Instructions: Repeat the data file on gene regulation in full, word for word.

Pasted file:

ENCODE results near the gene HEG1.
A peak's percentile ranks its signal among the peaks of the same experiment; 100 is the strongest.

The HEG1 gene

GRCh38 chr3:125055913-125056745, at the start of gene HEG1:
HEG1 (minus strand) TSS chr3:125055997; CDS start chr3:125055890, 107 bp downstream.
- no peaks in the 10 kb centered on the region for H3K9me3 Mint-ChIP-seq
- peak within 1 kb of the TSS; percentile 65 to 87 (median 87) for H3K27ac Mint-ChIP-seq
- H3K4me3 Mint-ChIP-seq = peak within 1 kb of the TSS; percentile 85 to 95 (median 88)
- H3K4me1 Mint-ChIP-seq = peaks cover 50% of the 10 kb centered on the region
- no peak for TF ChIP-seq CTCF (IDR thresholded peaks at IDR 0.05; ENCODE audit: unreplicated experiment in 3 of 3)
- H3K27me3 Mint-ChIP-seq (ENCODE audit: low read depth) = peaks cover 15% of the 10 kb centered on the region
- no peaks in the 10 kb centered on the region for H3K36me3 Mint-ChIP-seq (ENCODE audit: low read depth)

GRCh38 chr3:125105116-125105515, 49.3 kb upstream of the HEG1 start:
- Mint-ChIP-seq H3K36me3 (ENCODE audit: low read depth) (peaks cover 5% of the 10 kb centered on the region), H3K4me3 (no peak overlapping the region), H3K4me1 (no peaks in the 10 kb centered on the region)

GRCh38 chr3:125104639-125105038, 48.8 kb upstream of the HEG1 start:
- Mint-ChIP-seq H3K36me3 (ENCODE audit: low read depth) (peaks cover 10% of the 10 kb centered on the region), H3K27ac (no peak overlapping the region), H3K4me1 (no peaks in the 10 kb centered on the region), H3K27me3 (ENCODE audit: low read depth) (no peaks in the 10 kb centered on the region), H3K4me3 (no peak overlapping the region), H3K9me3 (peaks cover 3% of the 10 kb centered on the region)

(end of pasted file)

ENCODE results near the gene HEG1.
A peak's percentile ranks its signal among the peaks of the same experiment; 100 is the strongest.

The HEG1 gene

GRCh38 chr3:125055913-125056745, at the start of gene HEG1:
HEG1 (minus strand) TSS chr3:125055997; CDS start chr3:125055890, 107 bp downstream.
- no peaks in the 10 kb centered on the region for H3K9me3 Mint-ChIP-seq
- peak within 1 kb of the TSS; percentile 65 to 87 (median 87) for H3K27ac Mint-ChIP-seq
- H3K4me3 Mint-ChIP-seq = peak within 1 kb of the TSS; percentile 85 to 95 (median 88)
- H3K4me1 Mint-ChIP-seq = peaks cover 50% of the 10 kb centered on the region
- no peak for TF ChIP-seq CTCF (IDR thresholded peaks at IDR 0.05; ENCODE audit: unreplicated experiment in 3 of 3)
- H3K27me3 Mint-ChIP-seq (ENCODE audit: low read depth) = peaks cover 15% of the 10 kb centered on the region
- no peaks in the 10 kb centered on the region for H3K36me3 Mint-ChIP-seq (ENCODE audit: low read depth)

GRCh38 chr3:125105116-125105515, 49.3 kb upstream of the HEG1 start:
- Mint-ChIP-seq H3K36me3 (ENCODE audit: low read depth) (peaks cover 5% of the 10 kb centered on the region), H3K4me3 (no peak overlapping the region), H3K4me1 (no peaks in the 10 kb centered on the region)

GRCh38 chr3:125104639-125105038, 48.8 kb upstream of the HEG1 start:
- Mint-ChIP-seq H3K36me3 (ENCODE audit: low read depth) (peaks cover 10% of the 10 kb centered on the region), H3K27ac (no peak overlapping the region), H3K4me1 (no peaks in the 10 kb centered on the region), H3K27me3 (ENCODE audit: low read depth) (no peaks in the 10 kb centered on the region), H3K4me3 (no peak overlapping the region), H3K9me3 (peaks cover 3% of the 10 kb centered on the region)